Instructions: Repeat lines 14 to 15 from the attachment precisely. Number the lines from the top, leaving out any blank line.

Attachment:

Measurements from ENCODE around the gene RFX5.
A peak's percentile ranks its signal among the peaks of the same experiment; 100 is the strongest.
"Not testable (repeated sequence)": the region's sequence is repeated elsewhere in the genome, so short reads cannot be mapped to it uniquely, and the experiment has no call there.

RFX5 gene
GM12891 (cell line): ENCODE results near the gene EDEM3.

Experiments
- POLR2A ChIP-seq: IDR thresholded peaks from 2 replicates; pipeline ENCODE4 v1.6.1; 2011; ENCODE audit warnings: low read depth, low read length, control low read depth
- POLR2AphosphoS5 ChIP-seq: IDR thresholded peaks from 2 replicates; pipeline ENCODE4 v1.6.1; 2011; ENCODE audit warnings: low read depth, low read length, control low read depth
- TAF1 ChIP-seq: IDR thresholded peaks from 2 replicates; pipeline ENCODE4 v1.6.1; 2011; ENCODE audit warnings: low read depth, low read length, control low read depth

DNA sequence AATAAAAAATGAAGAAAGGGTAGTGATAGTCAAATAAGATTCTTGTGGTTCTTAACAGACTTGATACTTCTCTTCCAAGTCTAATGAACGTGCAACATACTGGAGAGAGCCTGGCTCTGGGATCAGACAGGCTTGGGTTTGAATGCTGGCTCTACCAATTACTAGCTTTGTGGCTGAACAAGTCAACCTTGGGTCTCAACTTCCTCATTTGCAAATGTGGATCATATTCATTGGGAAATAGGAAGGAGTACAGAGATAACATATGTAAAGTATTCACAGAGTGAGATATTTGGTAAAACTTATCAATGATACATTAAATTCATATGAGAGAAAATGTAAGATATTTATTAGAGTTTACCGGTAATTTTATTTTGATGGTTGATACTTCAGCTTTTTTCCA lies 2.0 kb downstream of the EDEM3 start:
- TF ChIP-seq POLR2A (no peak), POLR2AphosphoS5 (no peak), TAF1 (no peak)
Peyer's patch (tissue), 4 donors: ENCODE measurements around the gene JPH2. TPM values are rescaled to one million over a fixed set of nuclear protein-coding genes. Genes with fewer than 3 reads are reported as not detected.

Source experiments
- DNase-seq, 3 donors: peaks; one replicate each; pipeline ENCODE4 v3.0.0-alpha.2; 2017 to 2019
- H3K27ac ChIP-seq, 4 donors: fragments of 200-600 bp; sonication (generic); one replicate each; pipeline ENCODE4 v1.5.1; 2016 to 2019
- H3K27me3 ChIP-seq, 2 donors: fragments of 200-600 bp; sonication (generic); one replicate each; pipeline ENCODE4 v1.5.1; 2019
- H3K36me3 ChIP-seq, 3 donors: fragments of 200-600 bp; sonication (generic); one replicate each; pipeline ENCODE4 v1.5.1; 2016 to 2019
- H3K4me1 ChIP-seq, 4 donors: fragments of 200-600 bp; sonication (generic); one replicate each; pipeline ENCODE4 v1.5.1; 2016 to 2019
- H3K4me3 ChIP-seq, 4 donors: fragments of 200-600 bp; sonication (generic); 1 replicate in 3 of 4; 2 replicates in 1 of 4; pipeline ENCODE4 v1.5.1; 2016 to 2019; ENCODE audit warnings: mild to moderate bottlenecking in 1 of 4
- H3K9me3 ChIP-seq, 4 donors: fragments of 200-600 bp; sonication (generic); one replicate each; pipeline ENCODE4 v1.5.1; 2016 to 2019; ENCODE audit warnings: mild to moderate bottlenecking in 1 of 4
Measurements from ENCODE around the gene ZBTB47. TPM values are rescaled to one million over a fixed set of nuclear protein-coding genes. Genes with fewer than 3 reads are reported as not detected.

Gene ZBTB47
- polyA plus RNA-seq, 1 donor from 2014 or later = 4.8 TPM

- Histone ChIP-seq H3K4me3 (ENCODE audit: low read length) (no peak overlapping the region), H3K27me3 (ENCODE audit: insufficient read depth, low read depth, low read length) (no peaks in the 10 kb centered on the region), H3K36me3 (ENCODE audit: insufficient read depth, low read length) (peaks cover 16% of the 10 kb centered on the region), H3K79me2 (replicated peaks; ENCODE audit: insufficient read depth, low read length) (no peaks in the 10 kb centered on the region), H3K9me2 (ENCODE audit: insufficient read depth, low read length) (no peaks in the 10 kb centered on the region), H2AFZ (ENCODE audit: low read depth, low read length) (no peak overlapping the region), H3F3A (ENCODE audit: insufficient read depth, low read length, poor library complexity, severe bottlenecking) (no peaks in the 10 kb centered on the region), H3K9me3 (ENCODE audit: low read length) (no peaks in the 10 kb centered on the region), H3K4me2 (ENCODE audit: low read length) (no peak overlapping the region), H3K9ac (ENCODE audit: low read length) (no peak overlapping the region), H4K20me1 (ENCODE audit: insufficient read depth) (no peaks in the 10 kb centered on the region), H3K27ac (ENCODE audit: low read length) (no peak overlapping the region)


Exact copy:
- DNase-seq, 3 donors: peaks; one replicate each; pipeline ENCODE4 v3.0.0-alpha.2; 2017 to 2019
- H3K27ac ChIP-seq, 4 donors: fragments of 200-600 bp; sonication (generic); one replicate each; pipeline ENCODE4 v1.5.1; 2016 to 2019